Ah"...the Continental Airlines Arena in beautiful northeastern New Jersey, formerly known as the Brendan Byrne Arena and home to numerous excellent Dead shows in the 80's (with tapes often labeled as merely "Meadowlands"). I wonder if those Deadheads had as difficult a time getting into the venue as we did. This was the first time Phish played Continental, and the only way to access the arena via the parking lot was through a tiny space in a chain link fence, causing unbelievably long lines and thus delays. Logic would have seemed to dictate creating more openings, or using more (or less surly) security staff, but logic is seldom in abundance at the huge hockey arenas Phish rocks on the East Coast.
As it turned out, February 24th ended up being one of the more controversial shows of the winter tour because this was where B.B. King sat in with the band for the last three songs of the first set (all B.B tunes), a sequence totaling nearly an hour. I say "controversial" because this resulted in opinions ranging from "best guest spot ever," to the more common, "the dullest hour of Phish I've ever seen"...B.B. didn't seem to know where he was." Not having seen Phish since September of 2000, I would cast my vote in the latter camp.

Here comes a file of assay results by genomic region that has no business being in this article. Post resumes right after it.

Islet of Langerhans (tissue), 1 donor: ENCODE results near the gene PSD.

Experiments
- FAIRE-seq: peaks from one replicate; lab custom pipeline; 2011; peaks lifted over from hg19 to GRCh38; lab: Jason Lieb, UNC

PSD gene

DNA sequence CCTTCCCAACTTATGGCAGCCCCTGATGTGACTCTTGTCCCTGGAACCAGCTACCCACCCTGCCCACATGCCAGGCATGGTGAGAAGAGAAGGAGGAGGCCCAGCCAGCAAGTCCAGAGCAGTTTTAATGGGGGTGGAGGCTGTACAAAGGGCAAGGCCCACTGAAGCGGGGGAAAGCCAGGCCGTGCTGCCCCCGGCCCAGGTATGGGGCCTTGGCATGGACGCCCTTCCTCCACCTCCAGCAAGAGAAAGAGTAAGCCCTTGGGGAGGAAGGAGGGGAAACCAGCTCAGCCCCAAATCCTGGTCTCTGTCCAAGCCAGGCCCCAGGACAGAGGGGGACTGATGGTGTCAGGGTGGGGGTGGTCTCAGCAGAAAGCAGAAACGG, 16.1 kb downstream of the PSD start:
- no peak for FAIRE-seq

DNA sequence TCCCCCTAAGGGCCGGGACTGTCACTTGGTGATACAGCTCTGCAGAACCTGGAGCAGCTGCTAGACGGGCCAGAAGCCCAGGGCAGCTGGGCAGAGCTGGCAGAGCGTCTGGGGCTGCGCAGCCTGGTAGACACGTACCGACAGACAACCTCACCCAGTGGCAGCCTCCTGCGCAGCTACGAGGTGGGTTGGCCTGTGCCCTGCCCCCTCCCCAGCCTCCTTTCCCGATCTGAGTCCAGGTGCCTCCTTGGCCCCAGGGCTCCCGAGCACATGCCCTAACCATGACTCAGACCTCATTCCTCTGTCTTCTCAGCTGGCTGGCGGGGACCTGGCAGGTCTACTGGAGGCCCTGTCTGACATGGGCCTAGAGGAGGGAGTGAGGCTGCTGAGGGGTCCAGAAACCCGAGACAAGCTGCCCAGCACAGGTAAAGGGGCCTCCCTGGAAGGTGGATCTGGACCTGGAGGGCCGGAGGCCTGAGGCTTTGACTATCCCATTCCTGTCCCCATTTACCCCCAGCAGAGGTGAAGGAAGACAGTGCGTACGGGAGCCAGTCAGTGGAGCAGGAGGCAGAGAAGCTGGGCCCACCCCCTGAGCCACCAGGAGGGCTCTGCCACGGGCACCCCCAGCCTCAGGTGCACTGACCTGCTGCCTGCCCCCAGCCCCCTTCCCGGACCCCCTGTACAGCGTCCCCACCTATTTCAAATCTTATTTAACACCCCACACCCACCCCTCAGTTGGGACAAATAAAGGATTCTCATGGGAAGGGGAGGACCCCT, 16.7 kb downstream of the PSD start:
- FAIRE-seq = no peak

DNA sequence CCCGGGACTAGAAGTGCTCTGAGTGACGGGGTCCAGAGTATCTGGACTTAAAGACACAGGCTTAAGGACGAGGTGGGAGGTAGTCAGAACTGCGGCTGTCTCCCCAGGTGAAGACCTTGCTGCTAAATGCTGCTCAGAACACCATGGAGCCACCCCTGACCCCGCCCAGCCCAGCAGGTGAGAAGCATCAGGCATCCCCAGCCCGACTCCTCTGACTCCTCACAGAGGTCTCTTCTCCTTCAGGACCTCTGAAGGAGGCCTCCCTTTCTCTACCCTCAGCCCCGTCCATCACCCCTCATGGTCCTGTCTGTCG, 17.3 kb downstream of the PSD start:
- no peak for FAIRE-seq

After opening the set with a raging "Disease" and fine versions of "Wolfman's" and "Limb by Limb", the addition of B.B. King brought the house energy down to a frighteningly low level. While the old school meets new school pairing of Phish and King sure seems cool on paper, the actual result was a dreary hour of tentative blues licks that was probably far more suited to a smoky nightclub than a packed arena. Things bordered on embarrassing at times; Trey and B.B. often seemed to be stepping on each other's toes, while not wanting to outdo the other, and neither Phish nor King could seem to decide when it was time for the latter to leave. So while King remains a living legend, and the effort was appreciated, the Hiatus left the packed arena hungry for some raging Phish, and judging from the amount of fans in their seats, this wasn't it.
Fortunately, Set II was relatively solid from top to bottom, featuring a bevy of setlist staples that were goosed with some extra juice, the "Halley's" > "Hood" combo in particular. "Waves" will eventually morph into the Set II standout that its capable of becoming, and the "Farmhouse" encore, played in its original key of D, was a pleasant sendoff.
But ultimately, 2/24 was more of a historical curiosity than a good Phish gig. However, if this show led anyone to believe that post-Hiatus version of Phish painted a portrait of a band slowly losing its edge, the next three shows of the winter run wasted no time in putting such thoughts to rest.